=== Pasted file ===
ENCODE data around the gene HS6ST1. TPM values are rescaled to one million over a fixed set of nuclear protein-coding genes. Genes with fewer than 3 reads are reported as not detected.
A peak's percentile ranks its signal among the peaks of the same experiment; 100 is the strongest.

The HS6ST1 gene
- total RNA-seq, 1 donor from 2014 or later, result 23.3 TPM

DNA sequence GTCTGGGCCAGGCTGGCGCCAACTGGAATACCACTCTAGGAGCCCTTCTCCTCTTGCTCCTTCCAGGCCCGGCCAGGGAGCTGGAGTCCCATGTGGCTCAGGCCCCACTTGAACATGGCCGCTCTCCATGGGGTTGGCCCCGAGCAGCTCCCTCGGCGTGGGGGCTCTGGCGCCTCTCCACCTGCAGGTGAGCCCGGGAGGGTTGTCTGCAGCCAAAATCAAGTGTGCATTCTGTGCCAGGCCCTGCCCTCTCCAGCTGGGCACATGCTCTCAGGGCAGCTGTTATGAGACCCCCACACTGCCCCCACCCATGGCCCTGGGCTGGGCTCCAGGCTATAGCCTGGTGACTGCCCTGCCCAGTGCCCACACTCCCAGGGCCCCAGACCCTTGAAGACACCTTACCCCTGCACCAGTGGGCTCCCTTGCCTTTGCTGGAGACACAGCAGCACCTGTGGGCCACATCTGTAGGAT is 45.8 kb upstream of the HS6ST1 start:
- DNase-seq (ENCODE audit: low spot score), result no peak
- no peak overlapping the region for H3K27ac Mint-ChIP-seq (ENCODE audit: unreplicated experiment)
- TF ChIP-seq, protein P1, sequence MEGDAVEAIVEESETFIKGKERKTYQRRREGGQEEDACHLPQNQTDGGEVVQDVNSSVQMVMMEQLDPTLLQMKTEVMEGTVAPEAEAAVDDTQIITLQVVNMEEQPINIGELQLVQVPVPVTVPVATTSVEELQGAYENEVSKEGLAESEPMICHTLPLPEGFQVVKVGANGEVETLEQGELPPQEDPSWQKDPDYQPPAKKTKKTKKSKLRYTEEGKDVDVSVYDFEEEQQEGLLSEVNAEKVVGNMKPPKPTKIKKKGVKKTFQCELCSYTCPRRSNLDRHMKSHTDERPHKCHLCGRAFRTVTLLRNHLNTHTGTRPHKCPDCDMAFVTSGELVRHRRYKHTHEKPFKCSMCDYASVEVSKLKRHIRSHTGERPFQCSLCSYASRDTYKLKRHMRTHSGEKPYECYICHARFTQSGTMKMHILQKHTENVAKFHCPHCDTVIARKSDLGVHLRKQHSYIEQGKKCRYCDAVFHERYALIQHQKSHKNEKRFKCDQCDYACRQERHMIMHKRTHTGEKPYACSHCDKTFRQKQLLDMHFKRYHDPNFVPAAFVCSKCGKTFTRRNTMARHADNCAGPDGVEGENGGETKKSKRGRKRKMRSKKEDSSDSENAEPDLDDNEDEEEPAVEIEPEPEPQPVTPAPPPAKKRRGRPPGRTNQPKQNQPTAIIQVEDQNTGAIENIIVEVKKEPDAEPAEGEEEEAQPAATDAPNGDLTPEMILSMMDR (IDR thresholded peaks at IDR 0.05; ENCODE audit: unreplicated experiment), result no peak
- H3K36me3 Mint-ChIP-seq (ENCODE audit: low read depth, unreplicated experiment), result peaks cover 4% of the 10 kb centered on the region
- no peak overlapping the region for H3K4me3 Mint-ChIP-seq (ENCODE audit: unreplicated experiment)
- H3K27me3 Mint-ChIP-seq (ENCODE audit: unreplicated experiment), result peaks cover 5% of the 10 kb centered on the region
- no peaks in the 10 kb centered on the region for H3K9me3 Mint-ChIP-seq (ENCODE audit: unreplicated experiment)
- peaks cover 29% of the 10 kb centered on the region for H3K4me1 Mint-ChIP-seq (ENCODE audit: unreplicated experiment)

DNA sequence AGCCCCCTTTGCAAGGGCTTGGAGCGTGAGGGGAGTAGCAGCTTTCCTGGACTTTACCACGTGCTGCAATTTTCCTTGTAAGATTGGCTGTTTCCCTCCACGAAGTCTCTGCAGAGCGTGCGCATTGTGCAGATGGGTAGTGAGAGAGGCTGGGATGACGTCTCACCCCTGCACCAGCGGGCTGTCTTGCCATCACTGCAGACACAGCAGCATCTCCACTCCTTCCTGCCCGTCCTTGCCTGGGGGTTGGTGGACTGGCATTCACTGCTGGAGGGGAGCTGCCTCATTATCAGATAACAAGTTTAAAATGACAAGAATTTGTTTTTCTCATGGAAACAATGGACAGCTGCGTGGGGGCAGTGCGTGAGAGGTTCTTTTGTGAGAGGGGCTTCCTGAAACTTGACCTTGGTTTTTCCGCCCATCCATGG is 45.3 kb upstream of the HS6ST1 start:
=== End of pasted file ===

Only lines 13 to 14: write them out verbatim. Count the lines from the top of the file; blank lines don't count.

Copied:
- peaks cover 29% of the 10 kb centered on the region for H3K4me1 Mint-ChIP-seq (ENCODE audit: unreplicated experiment)

DNA sequence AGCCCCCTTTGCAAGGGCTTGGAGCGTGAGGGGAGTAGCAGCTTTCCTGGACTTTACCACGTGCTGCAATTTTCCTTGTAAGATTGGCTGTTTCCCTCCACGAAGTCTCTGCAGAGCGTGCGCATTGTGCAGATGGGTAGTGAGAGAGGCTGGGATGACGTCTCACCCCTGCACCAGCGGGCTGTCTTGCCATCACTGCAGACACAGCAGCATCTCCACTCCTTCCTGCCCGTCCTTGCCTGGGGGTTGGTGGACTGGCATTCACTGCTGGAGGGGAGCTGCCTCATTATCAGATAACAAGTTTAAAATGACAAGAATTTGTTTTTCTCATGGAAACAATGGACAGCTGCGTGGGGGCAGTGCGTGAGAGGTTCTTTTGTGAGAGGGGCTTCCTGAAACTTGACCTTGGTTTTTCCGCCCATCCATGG is 45.3 kb upstream of the HS6ST1 start: